The standard way to parallelize C/C++/Fortran is by using OpenMP. However, R’s mechanics officially don’t allow OpenMP to be used by multiple languages in the same package. While it may be forced, the forcing violates R norms and relies on some default linker flags being the same across languages. Even now, December 2018, the Fortran mechanics for OpenMP are changing. So to test the languages, I wrote two small packages—one exclusively C++ using Rcpp and one using the C/Fortran interface. In the end, I did violate those norms to show some pure C calls which were put into the Fortran package. While this will work for now and for this post, it is not good practice and should be avoided.

# Approaches

## R

In base R, the pure translation would be the nested use of `pmin` and `pmax`. There is one variant; the documentation for the two functions also describes a `.int` version for both which are “faster internal versions only used when all arguments are atomic vectors and there are no classes.” So for R, there are two options to be checked:

```LLC_r1 <- function(x, l, a) sum(pmax(0, pmin(x - a, l)))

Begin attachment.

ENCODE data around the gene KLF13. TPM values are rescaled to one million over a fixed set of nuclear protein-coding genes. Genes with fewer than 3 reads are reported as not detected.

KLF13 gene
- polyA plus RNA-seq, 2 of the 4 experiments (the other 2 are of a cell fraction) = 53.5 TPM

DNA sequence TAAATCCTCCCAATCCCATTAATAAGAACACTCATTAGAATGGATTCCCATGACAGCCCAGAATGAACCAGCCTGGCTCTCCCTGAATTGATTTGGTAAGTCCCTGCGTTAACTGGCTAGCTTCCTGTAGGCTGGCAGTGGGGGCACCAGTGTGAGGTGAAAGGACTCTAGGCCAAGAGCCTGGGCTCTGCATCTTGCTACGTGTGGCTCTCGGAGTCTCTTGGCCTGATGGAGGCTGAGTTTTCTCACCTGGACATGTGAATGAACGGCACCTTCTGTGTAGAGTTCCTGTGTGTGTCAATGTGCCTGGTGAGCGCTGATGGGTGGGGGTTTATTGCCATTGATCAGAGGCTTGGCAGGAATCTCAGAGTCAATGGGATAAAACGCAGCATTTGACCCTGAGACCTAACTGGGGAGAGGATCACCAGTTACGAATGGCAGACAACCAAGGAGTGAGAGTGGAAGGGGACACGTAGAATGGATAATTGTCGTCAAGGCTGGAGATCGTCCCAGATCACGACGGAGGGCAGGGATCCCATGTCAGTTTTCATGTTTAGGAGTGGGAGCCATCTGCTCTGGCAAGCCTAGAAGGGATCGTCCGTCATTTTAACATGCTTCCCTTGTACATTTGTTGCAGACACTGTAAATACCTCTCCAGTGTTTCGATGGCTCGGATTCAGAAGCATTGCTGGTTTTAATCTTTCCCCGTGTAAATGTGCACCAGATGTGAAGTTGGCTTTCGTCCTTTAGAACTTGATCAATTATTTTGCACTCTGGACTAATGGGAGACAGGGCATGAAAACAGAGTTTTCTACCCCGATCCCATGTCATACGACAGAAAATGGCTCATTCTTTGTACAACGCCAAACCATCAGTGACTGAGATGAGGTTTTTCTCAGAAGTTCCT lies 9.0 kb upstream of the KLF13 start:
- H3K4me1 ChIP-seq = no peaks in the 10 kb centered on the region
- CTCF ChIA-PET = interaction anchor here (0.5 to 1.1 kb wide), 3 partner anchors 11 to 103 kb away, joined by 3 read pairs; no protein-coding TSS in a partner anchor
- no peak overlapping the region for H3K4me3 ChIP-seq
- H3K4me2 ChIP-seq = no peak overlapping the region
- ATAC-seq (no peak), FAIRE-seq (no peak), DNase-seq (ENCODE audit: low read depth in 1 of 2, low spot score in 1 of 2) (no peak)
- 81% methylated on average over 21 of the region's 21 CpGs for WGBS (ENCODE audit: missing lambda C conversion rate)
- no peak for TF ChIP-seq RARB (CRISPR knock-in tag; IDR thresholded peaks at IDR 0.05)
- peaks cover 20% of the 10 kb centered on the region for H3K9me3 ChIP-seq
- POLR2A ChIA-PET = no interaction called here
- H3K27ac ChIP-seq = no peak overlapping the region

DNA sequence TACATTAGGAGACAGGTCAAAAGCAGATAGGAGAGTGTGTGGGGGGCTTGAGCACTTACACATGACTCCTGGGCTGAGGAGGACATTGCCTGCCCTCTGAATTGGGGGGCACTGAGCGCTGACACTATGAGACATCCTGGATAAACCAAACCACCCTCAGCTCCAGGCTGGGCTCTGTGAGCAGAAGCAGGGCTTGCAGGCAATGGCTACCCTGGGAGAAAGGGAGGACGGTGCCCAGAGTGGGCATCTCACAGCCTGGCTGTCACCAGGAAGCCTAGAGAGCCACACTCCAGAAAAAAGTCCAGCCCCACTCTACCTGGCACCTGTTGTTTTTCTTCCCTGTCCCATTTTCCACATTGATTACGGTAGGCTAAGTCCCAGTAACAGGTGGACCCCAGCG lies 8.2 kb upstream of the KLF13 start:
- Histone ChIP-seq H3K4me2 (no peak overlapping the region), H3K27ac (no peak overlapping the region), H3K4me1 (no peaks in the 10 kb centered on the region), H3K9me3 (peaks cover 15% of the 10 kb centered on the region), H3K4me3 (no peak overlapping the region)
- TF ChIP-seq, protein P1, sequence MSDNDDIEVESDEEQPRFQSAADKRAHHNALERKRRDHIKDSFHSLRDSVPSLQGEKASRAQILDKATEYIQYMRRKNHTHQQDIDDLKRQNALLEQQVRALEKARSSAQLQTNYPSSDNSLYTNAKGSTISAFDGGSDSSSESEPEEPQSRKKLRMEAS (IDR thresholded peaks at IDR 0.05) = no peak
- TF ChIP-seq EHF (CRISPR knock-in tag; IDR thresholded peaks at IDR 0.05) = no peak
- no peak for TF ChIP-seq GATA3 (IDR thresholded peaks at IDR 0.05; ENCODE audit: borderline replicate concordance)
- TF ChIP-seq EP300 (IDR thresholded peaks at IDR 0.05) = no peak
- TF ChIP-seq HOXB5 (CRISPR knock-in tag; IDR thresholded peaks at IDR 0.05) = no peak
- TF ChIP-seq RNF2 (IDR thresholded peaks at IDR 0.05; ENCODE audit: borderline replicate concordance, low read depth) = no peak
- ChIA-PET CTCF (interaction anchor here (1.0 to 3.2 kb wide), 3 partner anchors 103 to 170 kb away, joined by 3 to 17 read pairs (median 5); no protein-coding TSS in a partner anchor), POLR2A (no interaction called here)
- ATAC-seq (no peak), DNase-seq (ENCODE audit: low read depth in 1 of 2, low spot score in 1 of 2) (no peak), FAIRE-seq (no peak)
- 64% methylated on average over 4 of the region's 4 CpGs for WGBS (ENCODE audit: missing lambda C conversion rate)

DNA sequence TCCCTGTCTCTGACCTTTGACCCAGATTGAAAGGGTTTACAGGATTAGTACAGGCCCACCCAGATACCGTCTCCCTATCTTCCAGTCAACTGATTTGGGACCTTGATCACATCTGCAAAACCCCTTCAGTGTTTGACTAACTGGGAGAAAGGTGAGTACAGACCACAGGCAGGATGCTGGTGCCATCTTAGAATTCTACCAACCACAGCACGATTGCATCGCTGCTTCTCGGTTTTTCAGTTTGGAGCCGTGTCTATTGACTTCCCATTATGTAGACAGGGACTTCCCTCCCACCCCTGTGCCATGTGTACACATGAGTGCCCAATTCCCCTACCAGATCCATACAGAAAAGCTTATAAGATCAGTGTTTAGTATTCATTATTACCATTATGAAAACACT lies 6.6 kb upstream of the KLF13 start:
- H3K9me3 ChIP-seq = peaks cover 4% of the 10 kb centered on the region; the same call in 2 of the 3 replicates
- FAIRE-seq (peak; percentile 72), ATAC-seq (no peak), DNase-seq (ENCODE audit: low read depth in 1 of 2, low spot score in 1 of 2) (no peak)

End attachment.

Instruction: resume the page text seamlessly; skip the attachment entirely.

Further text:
LLC_r2 <- function(x, l, a) sum(pmax.int(0, pmin.int(x - a, l)))```

## C++/Rcpp

### Serial Loop

Unlike R, the easiest way to calculate this function in C++ is to use a for loop. There may be more elegant ways using STL, but those are more difficult to implement (and the LLC function isn’t unary anyway). In R, loops are deprecated in favor of vectorized functions and the `apply` family. The reason is that the looping is handled by the underlying C/C++/Fortran and not at the R level. Here we are living in the C++ basement, so well-formed loops are both good and fast. The archetypal loop implementation for the layer loss cost function in Rcpp would be:

```// [[Rcpp::export]]
double LLC_cpp(NumericVector X, double L, double A) {
int n = X.size();
double LLC = 0.0;
for (int i = 0; i < n; ++i) {
LLC += fmax(0.0, fmin(X[i] - A, L));
}
return(LLC);
}```

Not only is this implementation fast, a sufficiently good and aggressive compiler can also attempt autovectorization for even more speed (`-O3` will usually attempt this). However, explicit vectorization and parallelization for C/C++ and Fortran will be applied using OpenMP. There are other ways to impose parallelism, like the Intel TBB framework behind RcppParallel. In that lies a possible addendum or two to this post.

### Parallel Loops

Three additional flavors of the C++ code were tested:

• Only using SIMD vectorization: `LLC_cpps`
• Only using explicit parallization: `LLC_cppl`
• Using both: `LLC_cppls`

The entire `.cpp` file is posted below to show the includes and other Rcpp necessities which weren’t covered in the first post.

```#include
#include
#include
using namespace Rcpp;

//[[Rcpp::plugins(openmp)]]

// [[Rcpp::export]]
double LLC_cpp(NumericVector X, double L, double A) {
int n = X.size();
double LLC = 0.0;
for (int i = 0; i < n; ++i) {
LLC += fmax(0.0, fmin(X[i] - A, L));
}
return(LLC);
}

// [[Rcpp::export]]